The moratorium on the death penalty will be abolished, but not soon, Senior Deputy Speaker of the Russian State Duma Lyubov Sliska thinks. "The current tendency in the society shows that we are close to that already," she told journalists. Sliska expressed her position that Russia should get back to the death penalty for punishing both terrorists and organizers of terrorist acts as well. All other punishments for these crimes, including life imprisonment, won't be efficient enough. Meanwhile, life imprisonment shall be used for other types of crimes, the official added.
Answering a question, whether the abolishment of the moratorium would aggravate relations between Russia and Europe or not, Sliska said: "Europe doesn't have the problems that Russia has." According to the Senior Deputy Speaker of the parliament's lower house, Russia should first of all think about its national security. All possible difficulties in relations with Europe that may appear can be settled diplomatically.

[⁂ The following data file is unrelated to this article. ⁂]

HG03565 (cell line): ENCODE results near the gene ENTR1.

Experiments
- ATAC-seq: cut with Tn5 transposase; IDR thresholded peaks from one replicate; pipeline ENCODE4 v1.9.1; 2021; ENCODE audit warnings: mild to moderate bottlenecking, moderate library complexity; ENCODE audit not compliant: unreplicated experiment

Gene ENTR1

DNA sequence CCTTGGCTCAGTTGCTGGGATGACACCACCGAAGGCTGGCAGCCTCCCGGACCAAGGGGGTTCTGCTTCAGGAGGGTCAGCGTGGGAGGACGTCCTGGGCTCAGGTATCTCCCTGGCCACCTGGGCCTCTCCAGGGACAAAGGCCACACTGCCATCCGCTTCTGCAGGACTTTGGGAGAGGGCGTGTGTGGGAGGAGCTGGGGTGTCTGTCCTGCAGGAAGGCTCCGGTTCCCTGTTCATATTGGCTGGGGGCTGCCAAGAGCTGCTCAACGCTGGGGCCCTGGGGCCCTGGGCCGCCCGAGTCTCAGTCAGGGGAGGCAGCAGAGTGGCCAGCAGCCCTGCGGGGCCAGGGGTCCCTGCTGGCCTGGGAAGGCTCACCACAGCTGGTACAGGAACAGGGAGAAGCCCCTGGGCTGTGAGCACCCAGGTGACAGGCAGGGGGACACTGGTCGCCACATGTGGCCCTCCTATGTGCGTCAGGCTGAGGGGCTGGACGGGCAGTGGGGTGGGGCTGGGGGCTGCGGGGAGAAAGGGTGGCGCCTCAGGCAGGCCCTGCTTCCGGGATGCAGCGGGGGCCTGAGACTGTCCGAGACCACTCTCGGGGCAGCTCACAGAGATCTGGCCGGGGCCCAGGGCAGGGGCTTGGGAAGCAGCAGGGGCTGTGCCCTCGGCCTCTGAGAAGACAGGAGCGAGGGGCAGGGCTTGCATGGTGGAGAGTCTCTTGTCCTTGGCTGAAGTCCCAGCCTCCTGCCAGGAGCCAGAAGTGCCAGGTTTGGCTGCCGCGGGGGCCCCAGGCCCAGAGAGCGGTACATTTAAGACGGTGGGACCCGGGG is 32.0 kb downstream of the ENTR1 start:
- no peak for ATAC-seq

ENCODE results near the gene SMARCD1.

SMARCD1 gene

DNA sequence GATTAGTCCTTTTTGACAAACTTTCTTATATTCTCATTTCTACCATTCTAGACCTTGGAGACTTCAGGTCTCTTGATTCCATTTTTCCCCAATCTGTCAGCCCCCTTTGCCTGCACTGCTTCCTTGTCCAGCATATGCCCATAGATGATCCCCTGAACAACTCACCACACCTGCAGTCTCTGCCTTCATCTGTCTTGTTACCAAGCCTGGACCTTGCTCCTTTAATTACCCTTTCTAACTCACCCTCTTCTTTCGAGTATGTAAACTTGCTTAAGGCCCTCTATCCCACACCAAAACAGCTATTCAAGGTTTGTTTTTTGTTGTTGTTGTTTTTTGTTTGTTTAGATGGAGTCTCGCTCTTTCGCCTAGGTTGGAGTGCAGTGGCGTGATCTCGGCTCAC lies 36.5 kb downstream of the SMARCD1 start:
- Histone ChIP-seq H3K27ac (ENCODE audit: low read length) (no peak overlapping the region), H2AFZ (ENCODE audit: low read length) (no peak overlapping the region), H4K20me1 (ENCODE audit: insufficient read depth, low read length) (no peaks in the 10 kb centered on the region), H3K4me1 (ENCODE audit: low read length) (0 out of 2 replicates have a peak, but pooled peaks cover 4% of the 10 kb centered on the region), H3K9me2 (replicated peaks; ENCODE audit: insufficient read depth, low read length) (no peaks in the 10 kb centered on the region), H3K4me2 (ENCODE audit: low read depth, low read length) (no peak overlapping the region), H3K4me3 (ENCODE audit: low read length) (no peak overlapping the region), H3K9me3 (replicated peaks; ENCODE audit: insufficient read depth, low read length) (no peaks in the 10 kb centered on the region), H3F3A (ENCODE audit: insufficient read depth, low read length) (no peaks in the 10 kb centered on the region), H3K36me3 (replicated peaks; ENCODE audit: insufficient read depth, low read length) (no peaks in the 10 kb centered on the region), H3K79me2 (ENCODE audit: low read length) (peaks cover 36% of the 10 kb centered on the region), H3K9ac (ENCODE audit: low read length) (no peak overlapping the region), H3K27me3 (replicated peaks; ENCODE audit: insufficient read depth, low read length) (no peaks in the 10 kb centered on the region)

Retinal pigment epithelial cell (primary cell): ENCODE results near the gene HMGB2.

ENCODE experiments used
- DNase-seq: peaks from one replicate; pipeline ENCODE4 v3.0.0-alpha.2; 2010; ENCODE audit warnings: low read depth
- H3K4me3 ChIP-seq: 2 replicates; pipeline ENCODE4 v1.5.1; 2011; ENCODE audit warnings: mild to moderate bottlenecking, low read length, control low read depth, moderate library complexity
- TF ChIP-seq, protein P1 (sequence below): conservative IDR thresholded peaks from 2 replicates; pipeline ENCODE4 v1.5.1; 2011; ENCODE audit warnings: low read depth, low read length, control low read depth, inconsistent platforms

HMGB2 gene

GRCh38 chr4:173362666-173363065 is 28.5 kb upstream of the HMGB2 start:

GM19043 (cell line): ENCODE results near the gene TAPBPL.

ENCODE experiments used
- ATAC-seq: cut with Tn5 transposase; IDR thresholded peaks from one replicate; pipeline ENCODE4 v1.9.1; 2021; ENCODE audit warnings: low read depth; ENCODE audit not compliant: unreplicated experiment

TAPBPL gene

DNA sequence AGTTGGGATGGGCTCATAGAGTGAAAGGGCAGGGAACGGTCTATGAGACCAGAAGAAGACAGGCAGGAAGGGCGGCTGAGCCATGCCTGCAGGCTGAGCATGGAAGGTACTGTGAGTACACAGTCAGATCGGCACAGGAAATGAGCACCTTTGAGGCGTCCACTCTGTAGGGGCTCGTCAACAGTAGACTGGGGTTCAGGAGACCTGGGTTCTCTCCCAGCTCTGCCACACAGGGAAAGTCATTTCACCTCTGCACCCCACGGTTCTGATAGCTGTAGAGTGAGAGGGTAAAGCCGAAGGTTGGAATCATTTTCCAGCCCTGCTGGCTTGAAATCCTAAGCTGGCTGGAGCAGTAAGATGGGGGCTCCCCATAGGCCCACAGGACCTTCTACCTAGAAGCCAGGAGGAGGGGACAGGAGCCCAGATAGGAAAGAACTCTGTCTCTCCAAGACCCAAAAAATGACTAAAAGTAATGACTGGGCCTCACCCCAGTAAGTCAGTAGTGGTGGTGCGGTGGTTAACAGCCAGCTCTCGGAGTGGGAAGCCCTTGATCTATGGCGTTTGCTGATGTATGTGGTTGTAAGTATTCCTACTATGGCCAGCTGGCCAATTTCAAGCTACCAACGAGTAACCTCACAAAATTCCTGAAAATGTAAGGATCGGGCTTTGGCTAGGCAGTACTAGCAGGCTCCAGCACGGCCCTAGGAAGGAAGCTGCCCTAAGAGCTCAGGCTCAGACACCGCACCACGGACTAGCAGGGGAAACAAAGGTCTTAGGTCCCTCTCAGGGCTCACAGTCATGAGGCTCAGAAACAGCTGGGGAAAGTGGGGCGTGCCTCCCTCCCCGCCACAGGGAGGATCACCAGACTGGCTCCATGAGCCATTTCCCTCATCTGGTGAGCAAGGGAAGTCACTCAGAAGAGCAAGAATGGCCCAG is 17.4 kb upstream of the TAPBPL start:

After WWII, the Soviet army left Austria, and the latter had always remained a neutral state and never joined NATO
Russia experienced default on August 17, 1998. Today, 20 years after those events, the economic situation in Russia does not seem stable to many